The federal judge in the Elian Gonzalez case yesterday advanced by two weeks the six-week timetable he had set Thursday for hearing a crucial element of the case and ordered attorneys for the child's great-uncle to stop discussing the matter out of court.
"I get home last night and turn on the television to watch the evening news and I find counsel talking about how bad the government is," U.S. District Judge William M. Hoeveler chastised attorney Spencer Eig. In public statements Thursday, Eig criticized government lawyers, saying among other things that they had "chutzpah."
"I'm not interested in all the hoopla that's taking place on the streets . . . all the excesses," Hoeveler said in a hearing yesterday afternoon. Since the INS ordered that shipwreck victim Elian be reunited with his father in Cuba early this month, Cuban Americans in Miami have held frequent street demonstrations and kept vigil outside Lazaro Gonzalez's Little Havana home, where the boy is staying.
Hoeveler also objected to what he said were media implications that he had purposely delayed hearing the case to give Congress time to intervene over Elian's future. "I have no interest in what's going on in family court, Congress, or anywhere else," he said.
In a lawsuit filed Jan. 19, Lazaro Gonzalez alleged that Attorney General Janet Reno and Immigration and Naturalization Service Commissioner Doris Meissner had violated Elian's constitutional rights by refusing to consider political asylum petitions he filed on Elian's behalf. Arguing that federal courts had no jurisdiction to review the ruling, the government asked Hoeveler to dismiss the suit. If not, the government argued, Hoeveler should find that only Elian's father has legal standing to request asylum for the boy.
Although Hoeveler originally scheduled a hearing for March 6, he said yesterday he would consider the jurisdictional question on Feb. 22, a timetable he said would give both sides adequate time to prepare. "This event has to have a legal termination at some time," he said. Justice Department and INS officials said last night they were uncertain whether a federal finding in their favor on the jurisdictional issue would make the rest of the Miami case moot.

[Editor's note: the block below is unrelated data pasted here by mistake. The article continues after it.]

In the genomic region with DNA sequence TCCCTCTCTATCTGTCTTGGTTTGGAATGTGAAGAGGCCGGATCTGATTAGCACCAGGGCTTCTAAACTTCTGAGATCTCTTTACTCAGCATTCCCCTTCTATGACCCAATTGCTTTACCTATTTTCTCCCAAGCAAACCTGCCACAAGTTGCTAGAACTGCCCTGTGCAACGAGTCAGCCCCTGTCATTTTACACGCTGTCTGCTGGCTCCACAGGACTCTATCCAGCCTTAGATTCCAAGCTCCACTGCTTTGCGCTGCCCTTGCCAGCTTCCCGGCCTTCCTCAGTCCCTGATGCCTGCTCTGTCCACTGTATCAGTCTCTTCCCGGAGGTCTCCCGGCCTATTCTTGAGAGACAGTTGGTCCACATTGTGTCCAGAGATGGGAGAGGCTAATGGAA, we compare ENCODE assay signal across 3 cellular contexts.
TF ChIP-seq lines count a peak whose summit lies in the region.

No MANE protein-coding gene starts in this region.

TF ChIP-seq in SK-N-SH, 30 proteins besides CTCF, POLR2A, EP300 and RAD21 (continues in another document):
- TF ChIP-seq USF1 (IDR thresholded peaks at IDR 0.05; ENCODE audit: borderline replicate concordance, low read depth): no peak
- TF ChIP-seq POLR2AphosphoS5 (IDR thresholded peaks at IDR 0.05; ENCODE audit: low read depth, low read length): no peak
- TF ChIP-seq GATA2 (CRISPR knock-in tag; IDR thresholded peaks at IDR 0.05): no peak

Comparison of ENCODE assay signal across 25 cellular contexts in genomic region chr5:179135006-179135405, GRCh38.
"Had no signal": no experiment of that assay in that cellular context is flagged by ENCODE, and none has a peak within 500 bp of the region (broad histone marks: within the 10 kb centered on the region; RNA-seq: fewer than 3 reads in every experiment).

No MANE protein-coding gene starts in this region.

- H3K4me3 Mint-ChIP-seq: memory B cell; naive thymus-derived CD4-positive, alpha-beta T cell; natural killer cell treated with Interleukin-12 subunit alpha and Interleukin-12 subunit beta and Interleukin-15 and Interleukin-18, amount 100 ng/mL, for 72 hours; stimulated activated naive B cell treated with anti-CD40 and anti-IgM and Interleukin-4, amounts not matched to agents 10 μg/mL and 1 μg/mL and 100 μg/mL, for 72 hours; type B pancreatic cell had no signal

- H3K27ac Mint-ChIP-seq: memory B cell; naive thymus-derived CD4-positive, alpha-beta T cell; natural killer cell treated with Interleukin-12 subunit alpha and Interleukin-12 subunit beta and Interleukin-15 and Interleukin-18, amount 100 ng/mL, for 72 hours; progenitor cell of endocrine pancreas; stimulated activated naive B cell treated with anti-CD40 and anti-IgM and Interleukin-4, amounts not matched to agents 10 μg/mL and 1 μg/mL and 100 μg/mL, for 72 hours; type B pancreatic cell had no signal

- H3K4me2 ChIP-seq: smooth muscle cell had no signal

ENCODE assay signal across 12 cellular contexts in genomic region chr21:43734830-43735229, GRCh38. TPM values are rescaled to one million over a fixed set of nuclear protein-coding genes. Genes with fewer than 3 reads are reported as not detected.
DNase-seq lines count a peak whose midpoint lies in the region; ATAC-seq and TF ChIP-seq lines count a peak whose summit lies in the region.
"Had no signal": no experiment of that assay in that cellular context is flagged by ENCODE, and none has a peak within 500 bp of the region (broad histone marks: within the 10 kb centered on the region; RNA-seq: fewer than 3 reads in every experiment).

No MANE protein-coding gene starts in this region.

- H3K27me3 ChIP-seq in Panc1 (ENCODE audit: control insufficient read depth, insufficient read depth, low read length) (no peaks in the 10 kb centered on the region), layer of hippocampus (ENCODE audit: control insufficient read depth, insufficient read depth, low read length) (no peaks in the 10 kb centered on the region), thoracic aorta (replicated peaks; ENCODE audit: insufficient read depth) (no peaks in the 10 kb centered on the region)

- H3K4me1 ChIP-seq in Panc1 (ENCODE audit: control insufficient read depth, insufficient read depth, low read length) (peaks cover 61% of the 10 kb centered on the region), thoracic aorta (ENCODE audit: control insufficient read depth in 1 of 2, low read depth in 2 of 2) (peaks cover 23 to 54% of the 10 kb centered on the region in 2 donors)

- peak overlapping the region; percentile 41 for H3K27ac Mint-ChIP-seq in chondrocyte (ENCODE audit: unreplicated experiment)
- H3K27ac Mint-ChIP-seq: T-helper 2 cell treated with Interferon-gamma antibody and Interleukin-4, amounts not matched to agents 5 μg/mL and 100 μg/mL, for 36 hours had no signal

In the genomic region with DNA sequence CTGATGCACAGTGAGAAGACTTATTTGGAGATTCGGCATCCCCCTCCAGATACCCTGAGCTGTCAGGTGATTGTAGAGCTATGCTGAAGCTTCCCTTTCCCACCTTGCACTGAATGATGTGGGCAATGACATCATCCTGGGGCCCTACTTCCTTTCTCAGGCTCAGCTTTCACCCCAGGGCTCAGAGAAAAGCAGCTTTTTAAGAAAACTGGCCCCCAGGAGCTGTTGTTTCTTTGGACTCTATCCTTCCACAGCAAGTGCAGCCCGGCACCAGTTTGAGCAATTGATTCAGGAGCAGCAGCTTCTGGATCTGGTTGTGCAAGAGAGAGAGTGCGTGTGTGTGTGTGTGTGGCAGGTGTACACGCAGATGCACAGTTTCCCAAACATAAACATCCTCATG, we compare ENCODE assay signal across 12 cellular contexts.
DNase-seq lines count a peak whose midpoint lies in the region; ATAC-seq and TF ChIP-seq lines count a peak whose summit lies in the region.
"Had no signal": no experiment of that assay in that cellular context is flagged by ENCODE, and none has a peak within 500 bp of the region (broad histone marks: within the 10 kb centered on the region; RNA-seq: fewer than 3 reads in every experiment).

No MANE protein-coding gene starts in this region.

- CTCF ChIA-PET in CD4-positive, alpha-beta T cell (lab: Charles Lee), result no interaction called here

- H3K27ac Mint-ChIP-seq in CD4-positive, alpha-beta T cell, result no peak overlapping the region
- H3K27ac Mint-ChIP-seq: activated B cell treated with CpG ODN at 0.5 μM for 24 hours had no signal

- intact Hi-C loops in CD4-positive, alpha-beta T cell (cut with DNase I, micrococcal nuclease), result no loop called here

Opponents of the INS ruling have launched two other avenues of attack. On Jan. 10, a Florida family judge awarded Lazaro Gonzalez temporary custody of Elian, on the grounds that it would be abusive to send him back to Cuba, and set a March 6 hearing date. Reno has said the state court decision has no bearing on the INS ruling.
Legislation has been introduced in both houses of Congress to make Elian a U.S. citizen, which would effectively remove him from INS control. Although the Republican leadership has backed both bills, bipartisan opposition to them has grown and their chances of success are uncertain. Senior GOP officials have indicated they may wait for a court decision before deciding whether to bring the bills to a vote. Elian's grandmothers yesterday continued efforts on Capitol Hill to plead for his return and indicated they will resume their campaign next week.
Meanwhile, the Catholic college president who on Wednesday hosted the grandmothers' Miami reunion with Elian, Sister Jeanne O'Laughlin, said in Washington yesterday that she had decided the boy should stay in this country. Saying that she had seen "fear" of Cuban government officials on the faces of the grandmothers as they left her home, and that she believed Havana had "manipulated" the reunion, O'Laughlin said she now supports the citizenship bill introduced by Sen. Connie Mack (R-Fla.).
Reno, who held a private meeting with O'Laughlin, said afterward that while she had listened to O'Laughlin's "feelings, observations and conclusions, . . . I continue to believe, based on all the information available to me, including the information that Sister Jeanne shared with me, that the person who speaks for this child is his one surviving parent--his father." INS officials noted that a trained asylum officer had been on the scene, and said they believe O'Laughlin "misconstrued" the women's fear of the large crowd of Cuban American demonstrators and media surrounding the house.
Special correspondent Catharine Skipp in Miami contributed to this report.